By Daryl Kelley
It’s been 22 years since Ventura County voters first sent Simi Valley real estate broker Elton Gallegly to the House of Representatives. Since then, he has swept to victory 10 more times, although Ojai has voted against him regularly.
And the 64-year-old Republican incumbent says he expects the same result this year, despite an anti-Bush backlash that has cut Gallegly’s voter registration advantage and has already wrested three House seats from other conservative Republicans in supposedly safe GOP districts.
Those recent special-election losses in Louisiana and Mississippi have prompted some Republican leaders to recommend that candidates distance themselves from the least popular U.S. President since Richard Nixon.
But Gallegly says he remains a Bush stalwart on many issues and a friend (the president phoned Gallegly’s wife, Janice, in January to wish her a happy birthday).
“I think he’s a good man,” Gallegly said of Bush in a recent interview. “But I think he’s made some mistakes, and I haven’t agreed with him on everything.”
For example, Gallegly said he still believes the Iraq War was the right move and must be fought until the United States is assured terrorism cannot flourish there. But the congressman criticizes the administration’s immigration reform plan, favoring instead a crackdown on employers who hire undocumented workers and a strengthening of border security.
“I take every campaign seriously,” Gallegly said. “But this time, there are a lot of issues we’ve not had to deal with before. There are a lot of issues Republicans have to pay attention to. And if we can’t market them correctly, we’ll end up having them eat our lunch.”
Count among them the Iraq War, the struggling economy, the soaring budget deficit, surging energy prices, illegal immigration, inaction on global warming, Washington bribery scandals and the administration’s reaction to Hurricane Katrina.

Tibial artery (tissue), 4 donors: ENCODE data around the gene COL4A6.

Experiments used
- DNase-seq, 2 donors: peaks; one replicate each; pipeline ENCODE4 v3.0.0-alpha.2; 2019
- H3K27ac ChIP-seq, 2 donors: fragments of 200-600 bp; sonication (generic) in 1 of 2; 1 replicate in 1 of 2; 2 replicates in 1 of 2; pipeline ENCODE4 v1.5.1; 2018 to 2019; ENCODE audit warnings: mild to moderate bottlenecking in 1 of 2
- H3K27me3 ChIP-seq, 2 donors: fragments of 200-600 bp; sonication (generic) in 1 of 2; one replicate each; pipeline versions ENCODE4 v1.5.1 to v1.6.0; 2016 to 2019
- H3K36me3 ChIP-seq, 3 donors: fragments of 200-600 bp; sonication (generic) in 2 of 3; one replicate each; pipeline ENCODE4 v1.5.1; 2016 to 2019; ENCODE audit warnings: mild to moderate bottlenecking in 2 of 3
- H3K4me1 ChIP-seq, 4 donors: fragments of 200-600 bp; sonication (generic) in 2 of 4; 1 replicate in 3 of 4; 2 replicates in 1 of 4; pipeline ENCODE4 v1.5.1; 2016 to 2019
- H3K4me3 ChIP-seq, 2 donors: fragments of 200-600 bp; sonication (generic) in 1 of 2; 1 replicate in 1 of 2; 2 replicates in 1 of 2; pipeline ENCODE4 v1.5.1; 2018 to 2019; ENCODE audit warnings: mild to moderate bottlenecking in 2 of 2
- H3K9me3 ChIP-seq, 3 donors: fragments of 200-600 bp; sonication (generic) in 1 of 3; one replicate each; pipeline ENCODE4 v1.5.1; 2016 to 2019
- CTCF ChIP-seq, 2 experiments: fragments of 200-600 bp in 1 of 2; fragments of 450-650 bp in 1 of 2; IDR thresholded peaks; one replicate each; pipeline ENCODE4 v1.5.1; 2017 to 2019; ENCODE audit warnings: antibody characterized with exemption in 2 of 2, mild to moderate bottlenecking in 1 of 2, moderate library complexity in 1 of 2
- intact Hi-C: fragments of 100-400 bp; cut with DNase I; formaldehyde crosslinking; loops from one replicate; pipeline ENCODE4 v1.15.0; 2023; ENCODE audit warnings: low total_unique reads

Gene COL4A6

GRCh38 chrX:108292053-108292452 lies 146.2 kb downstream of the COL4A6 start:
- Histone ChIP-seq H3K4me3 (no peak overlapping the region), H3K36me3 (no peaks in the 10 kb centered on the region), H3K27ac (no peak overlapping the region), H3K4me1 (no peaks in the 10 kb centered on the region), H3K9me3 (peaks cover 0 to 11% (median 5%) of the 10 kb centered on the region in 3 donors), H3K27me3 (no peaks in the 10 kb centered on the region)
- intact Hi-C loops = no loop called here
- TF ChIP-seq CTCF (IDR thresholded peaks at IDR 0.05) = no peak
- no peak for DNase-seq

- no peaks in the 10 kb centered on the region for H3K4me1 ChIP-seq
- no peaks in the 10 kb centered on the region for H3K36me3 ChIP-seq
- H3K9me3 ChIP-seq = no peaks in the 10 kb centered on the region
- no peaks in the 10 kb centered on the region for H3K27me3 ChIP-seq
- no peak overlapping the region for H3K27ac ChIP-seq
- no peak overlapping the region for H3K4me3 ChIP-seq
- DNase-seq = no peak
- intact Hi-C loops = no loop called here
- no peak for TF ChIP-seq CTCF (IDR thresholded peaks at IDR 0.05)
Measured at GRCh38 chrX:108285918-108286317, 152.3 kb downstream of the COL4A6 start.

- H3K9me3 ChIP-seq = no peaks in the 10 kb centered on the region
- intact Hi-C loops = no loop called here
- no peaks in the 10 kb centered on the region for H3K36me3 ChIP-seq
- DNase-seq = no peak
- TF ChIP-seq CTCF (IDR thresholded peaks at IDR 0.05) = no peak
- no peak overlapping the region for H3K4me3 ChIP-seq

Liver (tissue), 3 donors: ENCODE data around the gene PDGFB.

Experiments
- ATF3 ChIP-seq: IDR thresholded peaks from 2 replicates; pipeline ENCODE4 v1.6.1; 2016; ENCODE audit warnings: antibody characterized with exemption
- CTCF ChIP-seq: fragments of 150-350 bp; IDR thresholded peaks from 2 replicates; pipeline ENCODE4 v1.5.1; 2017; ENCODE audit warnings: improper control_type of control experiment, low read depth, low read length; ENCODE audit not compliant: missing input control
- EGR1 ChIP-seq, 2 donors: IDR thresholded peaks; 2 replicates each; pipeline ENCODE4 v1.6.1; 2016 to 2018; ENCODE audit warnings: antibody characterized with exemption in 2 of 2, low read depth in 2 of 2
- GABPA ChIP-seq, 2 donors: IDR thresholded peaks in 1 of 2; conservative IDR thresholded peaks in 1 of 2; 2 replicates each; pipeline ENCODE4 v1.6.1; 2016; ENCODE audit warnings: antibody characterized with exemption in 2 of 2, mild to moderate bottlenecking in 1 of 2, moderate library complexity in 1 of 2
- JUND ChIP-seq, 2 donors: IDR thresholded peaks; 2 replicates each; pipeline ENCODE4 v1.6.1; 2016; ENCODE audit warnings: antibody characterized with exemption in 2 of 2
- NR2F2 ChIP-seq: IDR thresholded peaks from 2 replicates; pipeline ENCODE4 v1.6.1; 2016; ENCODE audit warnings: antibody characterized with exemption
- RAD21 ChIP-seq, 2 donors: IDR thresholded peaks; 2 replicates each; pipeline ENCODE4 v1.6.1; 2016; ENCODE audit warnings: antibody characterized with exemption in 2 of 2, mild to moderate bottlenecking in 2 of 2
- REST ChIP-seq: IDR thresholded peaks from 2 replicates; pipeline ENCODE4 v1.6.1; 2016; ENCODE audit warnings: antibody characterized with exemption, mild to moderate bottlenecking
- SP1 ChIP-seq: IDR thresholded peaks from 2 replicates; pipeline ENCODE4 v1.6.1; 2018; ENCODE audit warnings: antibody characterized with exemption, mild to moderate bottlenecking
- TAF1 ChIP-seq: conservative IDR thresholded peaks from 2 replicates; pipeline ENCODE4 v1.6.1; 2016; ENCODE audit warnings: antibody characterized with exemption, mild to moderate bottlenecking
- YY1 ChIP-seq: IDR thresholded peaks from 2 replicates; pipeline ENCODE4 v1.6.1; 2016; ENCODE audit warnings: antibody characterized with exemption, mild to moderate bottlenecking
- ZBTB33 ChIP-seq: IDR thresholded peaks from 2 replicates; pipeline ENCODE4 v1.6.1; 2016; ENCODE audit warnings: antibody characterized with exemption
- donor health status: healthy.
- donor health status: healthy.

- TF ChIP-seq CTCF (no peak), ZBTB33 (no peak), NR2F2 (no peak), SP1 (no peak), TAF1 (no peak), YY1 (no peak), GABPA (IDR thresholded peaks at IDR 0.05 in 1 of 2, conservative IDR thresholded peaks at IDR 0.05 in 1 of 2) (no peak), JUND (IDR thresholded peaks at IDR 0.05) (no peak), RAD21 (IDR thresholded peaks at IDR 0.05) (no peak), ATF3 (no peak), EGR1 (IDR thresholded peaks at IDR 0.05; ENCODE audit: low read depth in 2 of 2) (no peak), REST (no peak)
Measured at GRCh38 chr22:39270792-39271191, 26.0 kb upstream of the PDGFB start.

Gallegly’s opponents say he can’t market his position on those issues very well.
The incumbent is even challenged by another Republican on the June 3 primary ballot. Harvard-educated business lawyer Michael Tenenbaum, 39, insists Gallegly has abandoned the bedrock Republican principles of fiscal responsibility and small government.
“He has gone the way of so many incumbents in Washington,” said Tenenbaum of Thousand Oaks. “The Republican Party is supposed to be the party of fiscal conservatism, but it has added $1 trillion in (annual) spending just under George W. Bush … No one can define victory in Iraq … And I have a huge difference with the congressman on immigration.”
Gallegly has about $910,000 in his campaign account, while Tenenbaum claims about $100,000. Gallegly has already spent more than $400,000, far more than he anticipated.
Tenenbaum was routed in his primary challenge to Gallegly two years ago, gaining only 20 percent of the vote. And this time, Gallegly is still supported by a bulwark of local business and law enforcement leaders.
If he prevails June 3, Gallegly will probably take on either Jill Martinez of Oxnard or Mary Pallant of Oak Park, a pair of very different Democrats who both see the incumbent as essentially a Bush clone.
A third Democratic candidate, Martha Jorgensen of Solvang dropped out of the race last month and endorsed Martinez. But last week, Jorgensen re-entered the race, saying her Santa Barbara County backers wanted her as an option.
“I really do believe I have a chance to beat (Gallegly),” said Martinez, 57, a consultant on affordable housing who lost to him in 2006, receiving only about 38 percent of the vote. “People are embarrassed about being Republican right now. And it’s embarrassing having our person in the House being someone who votes lockstep with the administration.”
Pallant, 47, a part-time insurance agent who chairs the Ventura County Commission for Women, said Gallegly is vulnerable.
“Absolutely,” she said. “Just look at the national trend, and we’re seeing it reflected in this district as well. The Republican Party has failed on all counts.”
This year, records show that Republicans have lost ground in Gallegly’s 24th District, which snakes from the south of Ventura County to the north of Santa Barbara County, excluding most coastal areas.
Democrats made up only 34.4 percent of registered voters on Jan. 1, but accounted for 36.22 by April, an increase of about 6,300 voters. Republicans, meanwhile, gained only about 3,100 new voters. So, the percentage of registered voters who were Republican actually dropped from 43.3 percent to 43.02 in the first quarter. Voters who declined to state a party affiliation also shifted from 17.82 percent to 17.29.